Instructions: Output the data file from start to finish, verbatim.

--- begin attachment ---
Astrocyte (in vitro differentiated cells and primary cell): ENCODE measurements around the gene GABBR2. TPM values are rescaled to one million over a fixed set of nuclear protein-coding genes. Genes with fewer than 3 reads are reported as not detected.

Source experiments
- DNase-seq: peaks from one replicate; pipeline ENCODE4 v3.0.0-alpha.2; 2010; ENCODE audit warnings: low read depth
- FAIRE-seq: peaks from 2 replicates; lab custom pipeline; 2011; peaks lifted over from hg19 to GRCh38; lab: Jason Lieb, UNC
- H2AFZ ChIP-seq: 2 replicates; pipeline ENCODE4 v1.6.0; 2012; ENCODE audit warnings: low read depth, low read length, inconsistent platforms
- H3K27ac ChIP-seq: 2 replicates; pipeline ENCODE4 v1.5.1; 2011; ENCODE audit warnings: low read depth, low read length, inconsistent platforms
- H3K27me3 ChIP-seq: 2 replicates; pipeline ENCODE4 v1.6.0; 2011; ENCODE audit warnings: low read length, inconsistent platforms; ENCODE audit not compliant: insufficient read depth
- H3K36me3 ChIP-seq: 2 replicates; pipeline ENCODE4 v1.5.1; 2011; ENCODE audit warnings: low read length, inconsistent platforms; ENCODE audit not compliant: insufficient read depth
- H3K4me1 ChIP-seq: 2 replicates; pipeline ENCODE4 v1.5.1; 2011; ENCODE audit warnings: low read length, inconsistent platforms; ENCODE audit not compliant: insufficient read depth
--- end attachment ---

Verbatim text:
Astrocyte (in vitro differentiated cells and primary cell): ENCODE measurements around the gene GABBR2. TPM values are rescaled to one million over a fixed set of nuclear protein-coding genes. Genes with fewer than 3 reads are reported as not detected.

Source experiments
- DNase-seq: peaks from one replicate; pipeline ENCODE4 v3.0.0-alpha.2; 2010; ENCODE audit warnings: low read depth
- FAIRE-seq: peaks from 2 replicates; lab custom pipeline; 2011; peaks lifted over from hg19 to GRCh38; lab: Jason Lieb, UNC
- H2AFZ ChIP-seq: 2 replicates; pipeline ENCODE4 v1.6.0; 2012; ENCODE audit warnings: low read depth, low read length, inconsistent platforms
- H3K27ac ChIP-seq: 2 replicates; pipeline ENCODE4 v1.5.1; 2011; ENCODE audit warnings: low read depth, low read length, inconsistent platforms
- H3K27me3 ChIP-seq: 2 replicates; pipeline ENCODE4 v1.6.0; 2011; ENCODE audit warnings: low read length, inconsistent platforms; ENCODE audit not compliant: insufficient read depth
- H3K36me3 ChIP-seq: 2 replicates; pipeline ENCODE4 v1.5.1; 2011; ENCODE audit warnings: low read length, inconsistent platforms; ENCODE audit not compliant: insufficient read depth
- H3K4me1 ChIP-seq: 2 replicates; pipeline ENCODE4 v1.5.1; 2011; ENCODE audit warnings: low read length, inconsistent platforms; ENCODE audit not compliant: insufficient read depth